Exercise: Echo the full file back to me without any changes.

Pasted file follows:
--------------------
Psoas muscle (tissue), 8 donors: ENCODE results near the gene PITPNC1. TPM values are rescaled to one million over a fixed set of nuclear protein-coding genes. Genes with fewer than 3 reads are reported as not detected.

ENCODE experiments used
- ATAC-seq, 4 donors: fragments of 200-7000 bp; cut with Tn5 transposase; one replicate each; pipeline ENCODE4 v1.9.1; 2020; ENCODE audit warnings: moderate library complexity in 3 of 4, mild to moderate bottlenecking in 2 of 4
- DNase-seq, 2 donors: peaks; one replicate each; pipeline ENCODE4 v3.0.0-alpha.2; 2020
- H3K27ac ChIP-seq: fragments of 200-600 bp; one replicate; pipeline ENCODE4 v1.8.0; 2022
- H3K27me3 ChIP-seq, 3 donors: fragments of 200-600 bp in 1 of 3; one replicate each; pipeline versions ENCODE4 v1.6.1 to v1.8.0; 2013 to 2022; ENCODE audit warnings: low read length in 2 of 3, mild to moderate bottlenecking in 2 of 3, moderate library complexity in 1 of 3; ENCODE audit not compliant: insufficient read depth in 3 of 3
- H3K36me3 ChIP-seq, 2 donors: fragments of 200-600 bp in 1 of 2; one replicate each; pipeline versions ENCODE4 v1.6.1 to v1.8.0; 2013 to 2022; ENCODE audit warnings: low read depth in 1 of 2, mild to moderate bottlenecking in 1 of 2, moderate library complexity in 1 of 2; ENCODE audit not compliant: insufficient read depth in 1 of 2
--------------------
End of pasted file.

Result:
Psoas muscle (tissue), 8 donors: ENCODE results near the gene PITPNC1. TPM values are rescaled to one million over a fixed set of nuclear protein-coding genes. Genes with fewer than 3 reads are reported as not detected.

ENCODE experiments used
- ATAC-seq, 4 donors: fragments of 200-7000 bp; cut with Tn5 transposase; one replicate each; pipeline ENCODE4 v1.9.1; 2020; ENCODE audit warnings: moderate library complexity in 3 of 4, mild to moderate bottlenecking in 2 of 4
- DNase-seq, 2 donors: peaks; one replicate each; pipeline ENCODE4 v3.0.0-alpha.2; 2020
- H3K27ac ChIP-seq: fragments of 200-600 bp; one replicate; pipeline ENCODE4 v1.8.0; 2022
- H3K27me3 ChIP-seq, 3 donors: fragments of 200-600 bp in 1 of 3; one replicate each; pipeline versions ENCODE4 v1.6.1 to v1.8.0; 2013 to 2022; ENCODE audit warnings: low read length in 2 of 3, mild to moderate bottlenecking in 2 of 3, moderate library complexity in 1 of 3; ENCODE audit not compliant: insufficient read depth in 3 of 3
- H3K36me3 ChIP-seq, 2 donors: fragments of 200-600 bp in 1 of 2; one replicate each; pipeline versions ENCODE4 v1.6.1 to v1.8.0; 2013 to 2022; ENCODE audit warnings: low read depth in 1 of 2, mild to moderate bottlenecking in 1 of 2, moderate library complexity in 1 of 2; ENCODE audit not compliant: insufficient read depth in 1 of 2